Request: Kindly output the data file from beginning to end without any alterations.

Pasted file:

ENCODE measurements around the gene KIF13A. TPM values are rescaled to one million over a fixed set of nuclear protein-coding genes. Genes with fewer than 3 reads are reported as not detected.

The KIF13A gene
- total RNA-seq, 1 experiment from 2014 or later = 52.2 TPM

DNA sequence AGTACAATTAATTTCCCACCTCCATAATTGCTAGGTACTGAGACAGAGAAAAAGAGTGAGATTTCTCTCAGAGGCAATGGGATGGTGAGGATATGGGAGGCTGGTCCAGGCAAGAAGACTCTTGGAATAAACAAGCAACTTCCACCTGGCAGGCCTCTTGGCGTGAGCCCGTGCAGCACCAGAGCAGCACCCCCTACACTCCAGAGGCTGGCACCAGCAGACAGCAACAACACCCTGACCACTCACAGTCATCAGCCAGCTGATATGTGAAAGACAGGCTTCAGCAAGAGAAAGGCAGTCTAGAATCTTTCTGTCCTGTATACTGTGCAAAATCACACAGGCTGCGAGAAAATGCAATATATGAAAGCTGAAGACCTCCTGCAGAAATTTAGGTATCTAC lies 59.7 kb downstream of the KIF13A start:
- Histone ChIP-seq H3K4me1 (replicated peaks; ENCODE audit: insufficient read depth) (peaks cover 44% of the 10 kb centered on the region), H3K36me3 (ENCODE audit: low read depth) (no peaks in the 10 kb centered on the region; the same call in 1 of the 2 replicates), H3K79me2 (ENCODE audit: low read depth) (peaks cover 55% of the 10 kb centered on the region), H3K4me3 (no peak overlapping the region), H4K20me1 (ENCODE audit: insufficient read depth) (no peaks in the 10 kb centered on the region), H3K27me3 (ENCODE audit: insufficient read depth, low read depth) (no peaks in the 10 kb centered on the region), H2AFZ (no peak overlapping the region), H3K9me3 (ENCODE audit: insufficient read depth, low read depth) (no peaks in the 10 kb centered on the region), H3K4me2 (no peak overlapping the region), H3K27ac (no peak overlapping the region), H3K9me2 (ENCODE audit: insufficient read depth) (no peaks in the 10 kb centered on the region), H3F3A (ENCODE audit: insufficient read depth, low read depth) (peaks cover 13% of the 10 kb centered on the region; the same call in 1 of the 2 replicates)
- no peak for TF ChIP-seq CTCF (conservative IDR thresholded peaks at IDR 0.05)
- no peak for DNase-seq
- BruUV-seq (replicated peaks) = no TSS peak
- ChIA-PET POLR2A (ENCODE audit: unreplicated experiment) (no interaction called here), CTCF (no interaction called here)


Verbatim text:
ENCODE measurements around the gene KIF13A. TPM values are rescaled to one million over a fixed set of nuclear protein-coding genes. Genes with fewer than 3 reads are reported as not detected.

The KIF13A gene
- total RNA-seq, 1 experiment from 2014 or later = 52.2 TPM

DNA sequence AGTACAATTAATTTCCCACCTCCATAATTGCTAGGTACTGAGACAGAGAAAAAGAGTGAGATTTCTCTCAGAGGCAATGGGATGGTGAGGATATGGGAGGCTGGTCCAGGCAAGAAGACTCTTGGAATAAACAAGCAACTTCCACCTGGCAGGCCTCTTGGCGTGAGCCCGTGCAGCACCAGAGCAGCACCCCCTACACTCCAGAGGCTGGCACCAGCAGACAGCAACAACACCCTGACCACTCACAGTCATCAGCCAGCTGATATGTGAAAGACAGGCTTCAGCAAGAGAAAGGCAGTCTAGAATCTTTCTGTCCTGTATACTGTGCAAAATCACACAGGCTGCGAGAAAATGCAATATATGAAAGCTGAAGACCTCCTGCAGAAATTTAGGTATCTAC lies 59.7 kb downstream of the KIF13A start:
- Histone ChIP-seq H3K4me1 (replicated peaks; ENCODE audit: insufficient read depth) (peaks cover 44% of the 10 kb centered on the region), H3K36me3 (ENCODE audit: low read depth) (no peaks in the 10 kb centered on the region; the same call in 1 of the 2 replicates), H3K79me2 (ENCODE audit: low read depth) (peaks cover 55% of the 10 kb centered on the region), H3K4me3 (no peak overlapping the region), H4K20me1 (ENCODE audit: insufficient read depth) (no peaks in the 10 kb centered on the region), H3K27me3 (ENCODE audit: insufficient read depth, low read depth) (no peaks in the 10 kb centered on the region), H2AFZ (no peak overlapping the region), H3K9me3 (ENCODE audit: insufficient read depth, low read depth) (no peaks in the 10 kb centered on the region), H3K4me2 (no peak overlapping the region), H3K27ac (no peak overlapping the region), H3K9me2 (ENCODE audit: insufficient read depth) (no peaks in the 10 kb centered on the region), H3F3A (ENCODE audit: insufficient read depth, low read depth) (peaks cover 13% of the 10 kb centered on the region; the same call in 1 of the 2 replicates)
- no peak for TF ChIP-seq CTCF (conservative IDR thresholded peaks at IDR 0.05)
- no peak for DNase-seq
- BruUV-seq (replicated peaks) = no TSS peak
- ChIA-PET POLR2A (ENCODE audit: unreplicated experiment) (no interaction called here), CTCF (no interaction called here)